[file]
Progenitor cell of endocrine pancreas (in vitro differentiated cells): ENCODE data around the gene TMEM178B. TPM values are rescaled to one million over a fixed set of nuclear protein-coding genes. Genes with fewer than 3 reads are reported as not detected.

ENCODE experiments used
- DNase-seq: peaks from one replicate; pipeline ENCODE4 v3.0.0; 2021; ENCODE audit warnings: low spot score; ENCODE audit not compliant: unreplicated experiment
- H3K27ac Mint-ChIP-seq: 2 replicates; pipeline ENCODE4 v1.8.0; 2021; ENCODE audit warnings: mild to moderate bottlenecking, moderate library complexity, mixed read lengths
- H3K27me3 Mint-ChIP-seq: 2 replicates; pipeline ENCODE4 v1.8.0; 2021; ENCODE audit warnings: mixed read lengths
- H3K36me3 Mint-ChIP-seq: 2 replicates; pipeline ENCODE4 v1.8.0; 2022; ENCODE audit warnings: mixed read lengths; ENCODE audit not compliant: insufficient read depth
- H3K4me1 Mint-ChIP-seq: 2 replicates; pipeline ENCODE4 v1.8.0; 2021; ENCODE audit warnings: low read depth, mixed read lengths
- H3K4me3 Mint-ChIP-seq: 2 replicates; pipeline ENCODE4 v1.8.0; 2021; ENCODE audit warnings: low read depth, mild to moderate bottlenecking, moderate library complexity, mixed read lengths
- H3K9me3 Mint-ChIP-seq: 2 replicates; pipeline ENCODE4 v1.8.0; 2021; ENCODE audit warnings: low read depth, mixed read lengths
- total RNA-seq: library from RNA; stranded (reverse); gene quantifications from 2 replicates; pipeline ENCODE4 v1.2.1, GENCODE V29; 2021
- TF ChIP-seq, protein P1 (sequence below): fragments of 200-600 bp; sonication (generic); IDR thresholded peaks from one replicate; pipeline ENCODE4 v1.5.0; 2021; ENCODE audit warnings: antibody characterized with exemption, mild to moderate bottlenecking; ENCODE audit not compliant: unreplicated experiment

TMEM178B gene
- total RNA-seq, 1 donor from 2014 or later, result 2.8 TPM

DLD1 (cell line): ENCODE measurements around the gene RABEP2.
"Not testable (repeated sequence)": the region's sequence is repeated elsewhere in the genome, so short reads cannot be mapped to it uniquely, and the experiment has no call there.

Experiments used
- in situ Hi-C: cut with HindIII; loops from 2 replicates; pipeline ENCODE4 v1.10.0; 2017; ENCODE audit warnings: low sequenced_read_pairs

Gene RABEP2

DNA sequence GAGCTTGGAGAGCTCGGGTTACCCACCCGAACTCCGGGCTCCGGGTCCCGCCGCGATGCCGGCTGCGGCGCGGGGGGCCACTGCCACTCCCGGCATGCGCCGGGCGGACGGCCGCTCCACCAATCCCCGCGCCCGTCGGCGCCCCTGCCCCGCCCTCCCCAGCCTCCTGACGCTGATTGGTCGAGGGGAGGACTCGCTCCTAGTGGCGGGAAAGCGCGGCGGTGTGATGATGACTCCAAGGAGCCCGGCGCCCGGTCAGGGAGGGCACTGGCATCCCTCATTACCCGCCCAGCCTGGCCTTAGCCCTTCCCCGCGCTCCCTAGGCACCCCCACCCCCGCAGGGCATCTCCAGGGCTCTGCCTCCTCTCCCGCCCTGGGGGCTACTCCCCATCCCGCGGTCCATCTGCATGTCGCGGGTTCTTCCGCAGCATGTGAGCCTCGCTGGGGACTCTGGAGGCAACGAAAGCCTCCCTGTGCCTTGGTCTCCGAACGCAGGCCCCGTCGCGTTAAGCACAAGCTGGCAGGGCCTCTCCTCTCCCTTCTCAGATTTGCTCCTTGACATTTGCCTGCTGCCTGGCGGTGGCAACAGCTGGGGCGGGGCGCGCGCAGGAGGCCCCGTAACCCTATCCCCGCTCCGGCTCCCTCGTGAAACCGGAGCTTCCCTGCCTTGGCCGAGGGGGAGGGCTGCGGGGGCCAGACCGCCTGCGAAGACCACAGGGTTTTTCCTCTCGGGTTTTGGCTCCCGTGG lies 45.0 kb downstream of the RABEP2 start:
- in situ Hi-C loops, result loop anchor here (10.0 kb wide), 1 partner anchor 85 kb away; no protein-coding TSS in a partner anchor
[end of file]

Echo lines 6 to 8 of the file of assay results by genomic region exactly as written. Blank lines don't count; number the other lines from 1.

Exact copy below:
- H3K36me3 Mint-ChIP-seq: 2 replicates; pipeline ENCODE4 v1.8.0; 2022; ENCODE audit warnings: mixed read lengths; ENCODE audit not compliant: insufficient read depth
- H3K4me1 Mint-ChIP-seq: 2 replicates; pipeline ENCODE4 v1.8.0; 2021; ENCODE audit warnings: low read depth, mixed read lengths
- H3K4me3 Mint-ChIP-seq: 2 replicates; pipeline ENCODE4 v1.8.0; 2021; ENCODE audit warnings: low read depth, mild to moderate bottlenecking, moderate library complexity, mixed read lengths